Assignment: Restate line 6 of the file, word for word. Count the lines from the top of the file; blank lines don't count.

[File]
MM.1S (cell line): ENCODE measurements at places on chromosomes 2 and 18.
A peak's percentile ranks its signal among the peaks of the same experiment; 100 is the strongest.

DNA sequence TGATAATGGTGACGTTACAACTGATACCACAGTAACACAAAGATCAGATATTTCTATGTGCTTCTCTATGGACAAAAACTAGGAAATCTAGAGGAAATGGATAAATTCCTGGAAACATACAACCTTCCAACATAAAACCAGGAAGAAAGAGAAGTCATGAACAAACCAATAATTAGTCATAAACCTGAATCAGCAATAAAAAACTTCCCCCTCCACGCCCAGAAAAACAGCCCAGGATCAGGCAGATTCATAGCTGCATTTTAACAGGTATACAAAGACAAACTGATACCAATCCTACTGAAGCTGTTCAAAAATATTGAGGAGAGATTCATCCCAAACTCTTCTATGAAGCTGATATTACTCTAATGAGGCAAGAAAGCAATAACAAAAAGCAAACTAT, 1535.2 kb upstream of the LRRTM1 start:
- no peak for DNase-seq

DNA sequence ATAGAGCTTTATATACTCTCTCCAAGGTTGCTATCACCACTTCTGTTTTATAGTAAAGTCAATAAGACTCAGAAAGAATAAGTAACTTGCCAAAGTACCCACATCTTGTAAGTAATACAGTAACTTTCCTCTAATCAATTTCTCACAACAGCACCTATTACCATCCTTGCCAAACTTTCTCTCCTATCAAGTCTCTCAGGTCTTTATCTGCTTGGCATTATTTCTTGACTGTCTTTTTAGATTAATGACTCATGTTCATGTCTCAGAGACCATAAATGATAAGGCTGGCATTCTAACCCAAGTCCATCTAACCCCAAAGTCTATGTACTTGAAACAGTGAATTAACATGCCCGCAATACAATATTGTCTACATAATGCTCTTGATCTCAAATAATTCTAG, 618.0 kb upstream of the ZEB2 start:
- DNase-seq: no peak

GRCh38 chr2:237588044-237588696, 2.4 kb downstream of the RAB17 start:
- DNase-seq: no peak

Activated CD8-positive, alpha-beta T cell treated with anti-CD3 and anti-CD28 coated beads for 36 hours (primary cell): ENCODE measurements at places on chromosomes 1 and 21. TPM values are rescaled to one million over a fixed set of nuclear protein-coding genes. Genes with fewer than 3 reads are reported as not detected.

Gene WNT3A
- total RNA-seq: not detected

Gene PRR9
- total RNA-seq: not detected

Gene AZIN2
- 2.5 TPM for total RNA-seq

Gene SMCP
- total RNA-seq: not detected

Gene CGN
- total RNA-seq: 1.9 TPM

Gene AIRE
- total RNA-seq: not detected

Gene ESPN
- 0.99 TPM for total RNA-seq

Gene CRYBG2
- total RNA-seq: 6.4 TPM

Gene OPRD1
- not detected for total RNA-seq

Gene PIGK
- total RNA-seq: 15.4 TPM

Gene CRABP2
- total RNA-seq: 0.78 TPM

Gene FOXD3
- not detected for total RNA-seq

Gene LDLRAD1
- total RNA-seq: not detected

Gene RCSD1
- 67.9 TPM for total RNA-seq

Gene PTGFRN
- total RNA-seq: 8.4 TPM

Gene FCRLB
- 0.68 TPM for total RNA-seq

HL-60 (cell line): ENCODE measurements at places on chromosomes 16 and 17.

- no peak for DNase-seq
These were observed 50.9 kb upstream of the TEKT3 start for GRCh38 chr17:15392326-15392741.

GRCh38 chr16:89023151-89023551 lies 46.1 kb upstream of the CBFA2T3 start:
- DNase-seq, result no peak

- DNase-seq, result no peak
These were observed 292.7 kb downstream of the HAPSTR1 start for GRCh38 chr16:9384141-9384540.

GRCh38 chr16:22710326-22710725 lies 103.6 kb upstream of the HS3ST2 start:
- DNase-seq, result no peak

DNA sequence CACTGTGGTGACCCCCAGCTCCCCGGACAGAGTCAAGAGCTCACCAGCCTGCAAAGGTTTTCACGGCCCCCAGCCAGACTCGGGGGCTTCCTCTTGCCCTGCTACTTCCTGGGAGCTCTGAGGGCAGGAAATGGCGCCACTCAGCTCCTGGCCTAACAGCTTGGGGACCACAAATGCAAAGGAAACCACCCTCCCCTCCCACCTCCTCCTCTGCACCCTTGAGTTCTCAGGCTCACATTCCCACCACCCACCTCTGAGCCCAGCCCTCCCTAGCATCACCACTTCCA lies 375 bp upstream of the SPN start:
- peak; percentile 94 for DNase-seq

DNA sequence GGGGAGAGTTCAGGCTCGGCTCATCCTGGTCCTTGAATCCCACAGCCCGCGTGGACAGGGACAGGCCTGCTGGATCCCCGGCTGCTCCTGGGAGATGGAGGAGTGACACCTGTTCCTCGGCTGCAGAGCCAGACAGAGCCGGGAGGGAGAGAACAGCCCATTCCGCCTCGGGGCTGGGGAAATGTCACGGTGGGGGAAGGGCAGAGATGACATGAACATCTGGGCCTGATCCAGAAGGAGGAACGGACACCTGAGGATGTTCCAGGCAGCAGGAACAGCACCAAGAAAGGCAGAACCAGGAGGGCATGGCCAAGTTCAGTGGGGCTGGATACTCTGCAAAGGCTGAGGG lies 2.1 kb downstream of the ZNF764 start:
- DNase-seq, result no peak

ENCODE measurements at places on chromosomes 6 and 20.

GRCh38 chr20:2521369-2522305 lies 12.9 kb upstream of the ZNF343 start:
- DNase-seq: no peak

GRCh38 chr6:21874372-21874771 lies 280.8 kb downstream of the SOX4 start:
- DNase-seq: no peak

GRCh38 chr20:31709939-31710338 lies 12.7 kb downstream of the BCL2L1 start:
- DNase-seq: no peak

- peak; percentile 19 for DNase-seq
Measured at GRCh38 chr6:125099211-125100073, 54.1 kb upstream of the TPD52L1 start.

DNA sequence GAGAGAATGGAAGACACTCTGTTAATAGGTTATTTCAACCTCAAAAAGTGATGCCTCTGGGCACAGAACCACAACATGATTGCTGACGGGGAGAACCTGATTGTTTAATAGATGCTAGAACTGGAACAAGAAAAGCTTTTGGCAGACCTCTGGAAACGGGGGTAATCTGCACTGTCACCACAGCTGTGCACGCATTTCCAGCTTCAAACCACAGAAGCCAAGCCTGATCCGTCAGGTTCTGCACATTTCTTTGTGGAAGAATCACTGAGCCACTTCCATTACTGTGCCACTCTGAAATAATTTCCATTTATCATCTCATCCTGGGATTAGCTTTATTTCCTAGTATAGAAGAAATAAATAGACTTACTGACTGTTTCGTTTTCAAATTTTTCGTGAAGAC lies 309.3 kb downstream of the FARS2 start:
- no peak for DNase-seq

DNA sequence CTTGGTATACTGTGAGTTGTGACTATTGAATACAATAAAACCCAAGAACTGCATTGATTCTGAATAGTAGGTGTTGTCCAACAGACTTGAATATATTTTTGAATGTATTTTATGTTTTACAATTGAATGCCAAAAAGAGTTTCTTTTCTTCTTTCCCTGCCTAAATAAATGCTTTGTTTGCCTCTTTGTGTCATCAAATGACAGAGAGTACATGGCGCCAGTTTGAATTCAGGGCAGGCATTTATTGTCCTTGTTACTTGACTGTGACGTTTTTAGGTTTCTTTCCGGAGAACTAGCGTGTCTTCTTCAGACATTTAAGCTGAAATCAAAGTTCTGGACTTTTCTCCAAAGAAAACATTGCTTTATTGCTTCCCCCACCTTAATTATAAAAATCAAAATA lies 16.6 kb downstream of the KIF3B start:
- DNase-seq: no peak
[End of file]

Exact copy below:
- DNase-seq: no peak